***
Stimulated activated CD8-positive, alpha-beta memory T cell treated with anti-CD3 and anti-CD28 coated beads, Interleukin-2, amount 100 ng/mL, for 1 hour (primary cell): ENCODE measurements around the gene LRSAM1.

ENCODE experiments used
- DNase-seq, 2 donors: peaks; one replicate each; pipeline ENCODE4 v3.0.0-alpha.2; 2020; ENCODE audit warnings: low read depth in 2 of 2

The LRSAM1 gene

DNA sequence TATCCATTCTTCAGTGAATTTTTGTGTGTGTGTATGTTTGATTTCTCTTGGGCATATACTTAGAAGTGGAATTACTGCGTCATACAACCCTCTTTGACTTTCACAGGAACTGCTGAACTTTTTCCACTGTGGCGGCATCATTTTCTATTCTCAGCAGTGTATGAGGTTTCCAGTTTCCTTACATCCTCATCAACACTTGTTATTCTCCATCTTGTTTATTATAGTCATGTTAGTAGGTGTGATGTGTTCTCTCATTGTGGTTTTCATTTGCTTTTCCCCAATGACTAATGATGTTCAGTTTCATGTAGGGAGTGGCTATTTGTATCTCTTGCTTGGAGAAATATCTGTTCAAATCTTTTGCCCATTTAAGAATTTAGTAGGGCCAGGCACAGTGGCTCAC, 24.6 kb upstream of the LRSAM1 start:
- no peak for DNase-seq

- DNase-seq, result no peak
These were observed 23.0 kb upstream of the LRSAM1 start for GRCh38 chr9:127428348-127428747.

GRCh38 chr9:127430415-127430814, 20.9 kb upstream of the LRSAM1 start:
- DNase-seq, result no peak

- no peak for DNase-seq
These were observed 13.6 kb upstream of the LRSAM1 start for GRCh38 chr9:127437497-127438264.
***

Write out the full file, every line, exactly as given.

Stimulated activated CD8-positive, alpha-beta memory T cell treated with anti-CD3 and anti-CD28 coated beads, Interleukin-2, amount 100 ng/mL, for 1 hour (primary cell): ENCODE measurements around the gene LRSAM1.

ENCODE experiments used
- DNase-seq, 2 donors: peaks; one replicate each; pipeline ENCODE4 v3.0.0-alpha.2; 2020; ENCODE audit warnings: low read depth in 2 of 2

The LRSAM1 gene

DNA sequence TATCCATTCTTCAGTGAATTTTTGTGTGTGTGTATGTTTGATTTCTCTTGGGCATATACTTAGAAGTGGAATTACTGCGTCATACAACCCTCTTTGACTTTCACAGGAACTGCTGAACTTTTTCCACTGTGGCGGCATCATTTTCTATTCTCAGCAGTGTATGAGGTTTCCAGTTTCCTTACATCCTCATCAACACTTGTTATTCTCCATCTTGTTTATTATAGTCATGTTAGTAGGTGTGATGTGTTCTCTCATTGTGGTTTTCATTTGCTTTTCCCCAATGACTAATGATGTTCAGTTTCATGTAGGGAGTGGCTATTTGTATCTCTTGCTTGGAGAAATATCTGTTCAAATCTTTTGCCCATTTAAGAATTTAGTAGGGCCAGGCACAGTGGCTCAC, 24.6 kb upstream of the LRSAM1 start:
- no peak for DNase-seq

- DNase-seq, result no peak
These were observed 23.0 kb upstream of the LRSAM1 start for GRCh38 chr9:127428348-127428747.

GRCh38 chr9:127430415-127430814, 20.9 kb upstream of the LRSAM1 start:
- DNase-seq, result no peak

- no peak for DNase-seq
These were observed 13.6 kb upstream of the LRSAM1 start for GRCh38 chr9:127437497-127438264.